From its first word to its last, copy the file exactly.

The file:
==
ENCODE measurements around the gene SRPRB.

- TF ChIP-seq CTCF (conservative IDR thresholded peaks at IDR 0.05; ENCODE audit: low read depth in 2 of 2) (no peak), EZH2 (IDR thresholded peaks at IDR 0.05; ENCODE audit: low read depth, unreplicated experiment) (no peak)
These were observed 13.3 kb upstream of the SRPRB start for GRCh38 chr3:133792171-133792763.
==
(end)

ENCODE measurements around the gene SRPRB.

- TF ChIP-seq CTCF (conservative IDR thresholded peaks at IDR 0.05; ENCODE audit: low read depth in 2 of 2) (no peak), EZH2 (IDR thresholded peaks at IDR 0.05; ENCODE audit: low read depth, unreplicated experiment) (no peak)
These were observed 13.3 kb upstream of the SRPRB start for GRCh38 chr3:133792171-133792763.